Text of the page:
The “You’re Not Invited” Wedding List

Image ©Jaime Pharr - FeaturePics Stock

Image ©Jaime Pharr – FeaturePics Stock

So, you received an e-mail from your recently engaged friend and the news within blew your mind: The words: “You’re Not Invited.” The trend of “not requesting the honor of your presence” has grown in recent years and led several brides and grooms to launch the advent of the “You’re Not Invited” alert.

In this age of many couples opting for budget-friendly weddings and smaller guest lists, some couples have made informing their large Facebook contingent that they will be sitting out the “I Do’s” in the form of an alert as the best way to go.

“Nine out of 10 times, it’s because of lack of space – and the couple feels super guilty,” Tatiana Byron, founder of event planning service The Wedding Salon, told “These are usually people they’re friendly with, but not close to.”

Etiquette expert Emily Post suggests sending wedding announcements the day after one’s nuptials to those left off the guest list – “to acquaintances or business associates who might wish to hear the news.” Is the “You’re not invited” alert almost the same thing, except that it’s sent just sent before the wedding instead of just after?

So what should you do if you feel compelled to send your own “You’re not invited” alerts? A few tips to help smooth the situation:

Make the cut. A rule of thumb for whom to downsize from the guest list: “Have you had dinner with them in the last year?”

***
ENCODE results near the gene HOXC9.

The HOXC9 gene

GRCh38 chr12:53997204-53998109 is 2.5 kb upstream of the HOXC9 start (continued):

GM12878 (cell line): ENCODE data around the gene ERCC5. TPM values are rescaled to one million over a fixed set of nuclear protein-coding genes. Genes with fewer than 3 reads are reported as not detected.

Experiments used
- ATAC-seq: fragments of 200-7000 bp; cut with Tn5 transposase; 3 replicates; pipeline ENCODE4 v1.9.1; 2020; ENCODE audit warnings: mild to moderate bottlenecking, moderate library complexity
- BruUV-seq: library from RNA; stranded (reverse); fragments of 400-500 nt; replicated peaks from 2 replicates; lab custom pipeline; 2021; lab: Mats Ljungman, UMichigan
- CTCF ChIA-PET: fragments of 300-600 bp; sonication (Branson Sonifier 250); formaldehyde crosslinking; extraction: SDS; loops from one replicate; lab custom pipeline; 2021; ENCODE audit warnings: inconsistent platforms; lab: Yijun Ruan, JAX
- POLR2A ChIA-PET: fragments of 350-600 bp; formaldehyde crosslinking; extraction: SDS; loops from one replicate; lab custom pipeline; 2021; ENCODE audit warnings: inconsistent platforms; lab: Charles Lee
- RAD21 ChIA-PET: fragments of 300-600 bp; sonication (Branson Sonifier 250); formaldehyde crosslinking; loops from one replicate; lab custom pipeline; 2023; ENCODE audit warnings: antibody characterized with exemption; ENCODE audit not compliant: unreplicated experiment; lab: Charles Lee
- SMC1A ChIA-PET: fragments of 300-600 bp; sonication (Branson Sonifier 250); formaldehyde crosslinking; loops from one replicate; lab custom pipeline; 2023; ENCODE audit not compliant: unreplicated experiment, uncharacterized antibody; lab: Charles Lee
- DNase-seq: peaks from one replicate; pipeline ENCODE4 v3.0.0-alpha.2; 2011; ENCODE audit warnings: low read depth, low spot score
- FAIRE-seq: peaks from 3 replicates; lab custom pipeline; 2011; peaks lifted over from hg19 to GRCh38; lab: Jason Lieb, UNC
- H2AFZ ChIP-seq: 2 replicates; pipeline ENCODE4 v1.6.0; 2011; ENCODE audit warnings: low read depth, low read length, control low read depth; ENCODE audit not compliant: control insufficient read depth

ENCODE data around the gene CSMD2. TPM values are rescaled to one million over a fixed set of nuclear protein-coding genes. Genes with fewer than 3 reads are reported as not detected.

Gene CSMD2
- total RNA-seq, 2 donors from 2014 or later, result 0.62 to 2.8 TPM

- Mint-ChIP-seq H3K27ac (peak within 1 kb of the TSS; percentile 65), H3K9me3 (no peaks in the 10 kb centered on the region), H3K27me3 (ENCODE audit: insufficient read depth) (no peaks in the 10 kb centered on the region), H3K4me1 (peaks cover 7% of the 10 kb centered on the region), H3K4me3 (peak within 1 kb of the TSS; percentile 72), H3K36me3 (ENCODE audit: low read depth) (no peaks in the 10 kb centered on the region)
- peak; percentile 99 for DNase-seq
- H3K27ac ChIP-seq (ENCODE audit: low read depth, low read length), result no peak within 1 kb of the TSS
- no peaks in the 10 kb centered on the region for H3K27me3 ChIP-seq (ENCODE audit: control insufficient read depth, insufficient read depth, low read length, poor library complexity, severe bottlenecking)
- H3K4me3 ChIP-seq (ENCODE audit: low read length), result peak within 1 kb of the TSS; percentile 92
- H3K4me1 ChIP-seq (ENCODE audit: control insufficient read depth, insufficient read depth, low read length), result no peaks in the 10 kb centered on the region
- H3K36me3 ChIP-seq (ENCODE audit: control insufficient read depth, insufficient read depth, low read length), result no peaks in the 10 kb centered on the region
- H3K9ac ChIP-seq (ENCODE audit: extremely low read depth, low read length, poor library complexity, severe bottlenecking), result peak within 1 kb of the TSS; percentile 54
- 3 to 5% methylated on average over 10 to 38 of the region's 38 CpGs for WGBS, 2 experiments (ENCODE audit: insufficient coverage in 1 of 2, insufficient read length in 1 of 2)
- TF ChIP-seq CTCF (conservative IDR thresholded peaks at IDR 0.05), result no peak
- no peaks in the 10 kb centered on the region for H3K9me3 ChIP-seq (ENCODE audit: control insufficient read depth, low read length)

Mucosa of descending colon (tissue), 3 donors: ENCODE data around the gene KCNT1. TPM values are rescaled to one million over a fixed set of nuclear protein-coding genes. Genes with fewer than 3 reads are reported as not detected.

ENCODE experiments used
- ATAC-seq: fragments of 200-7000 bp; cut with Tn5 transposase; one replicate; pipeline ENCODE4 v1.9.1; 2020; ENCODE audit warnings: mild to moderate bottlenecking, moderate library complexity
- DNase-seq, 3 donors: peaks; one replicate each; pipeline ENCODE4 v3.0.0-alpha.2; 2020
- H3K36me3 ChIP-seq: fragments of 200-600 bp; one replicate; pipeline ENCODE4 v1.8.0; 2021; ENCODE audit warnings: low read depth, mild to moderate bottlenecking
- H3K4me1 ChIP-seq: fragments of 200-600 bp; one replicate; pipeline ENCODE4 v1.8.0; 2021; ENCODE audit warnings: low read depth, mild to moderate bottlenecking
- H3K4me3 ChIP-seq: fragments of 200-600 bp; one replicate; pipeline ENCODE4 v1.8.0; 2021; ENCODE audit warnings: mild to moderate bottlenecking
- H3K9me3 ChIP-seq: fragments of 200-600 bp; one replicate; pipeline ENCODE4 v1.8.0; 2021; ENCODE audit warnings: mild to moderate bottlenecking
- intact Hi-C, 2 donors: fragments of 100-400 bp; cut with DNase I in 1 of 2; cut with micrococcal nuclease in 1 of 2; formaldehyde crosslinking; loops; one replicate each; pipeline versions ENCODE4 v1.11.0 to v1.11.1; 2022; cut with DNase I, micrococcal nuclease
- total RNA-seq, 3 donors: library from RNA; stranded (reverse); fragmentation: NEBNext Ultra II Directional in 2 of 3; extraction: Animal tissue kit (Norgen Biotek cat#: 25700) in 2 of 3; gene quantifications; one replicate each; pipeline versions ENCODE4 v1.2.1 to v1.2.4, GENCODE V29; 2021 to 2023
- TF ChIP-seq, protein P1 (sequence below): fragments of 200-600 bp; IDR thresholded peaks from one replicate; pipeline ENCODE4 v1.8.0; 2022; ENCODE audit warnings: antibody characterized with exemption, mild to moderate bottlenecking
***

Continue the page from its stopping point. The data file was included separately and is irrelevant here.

Don’t leave it till the last minute. “Have this conversation early, because it will be more uncomfortable to have people assume they are coming the whole time,” recommends Annie Lee of Daughter of Design Events, a wedding-planning agency in Culver City, Calif. “Feelings are hurt when guests have imagined themselves invited and then feel like it was revoked. Manage expectations.”
Don’t go on the offense. Express gratitude to the asker that they want to celebrate with you. Don’t be defensive about how rude it is for someone to assume that they’re invited to your wedding. The situation gets more awkward when you make it awkward.
Keep it simple and gracious. “You don’t have to go into intricate detail; just start by saying how touched you are that they would want to come, then explain your limitations, whether due to budget, space constraints, or big families… they’ll get it,” said Elizabeth Graves, editor-in-chief of Martha Stewart Weddings. “Then include the person or persons in a different way later on, like offer to go out to lunch or drinks after the wedding. It will show them the exclusion is nothing personal.”

So, how do you feel about the “You’re not invited” list? Good idea or bad?

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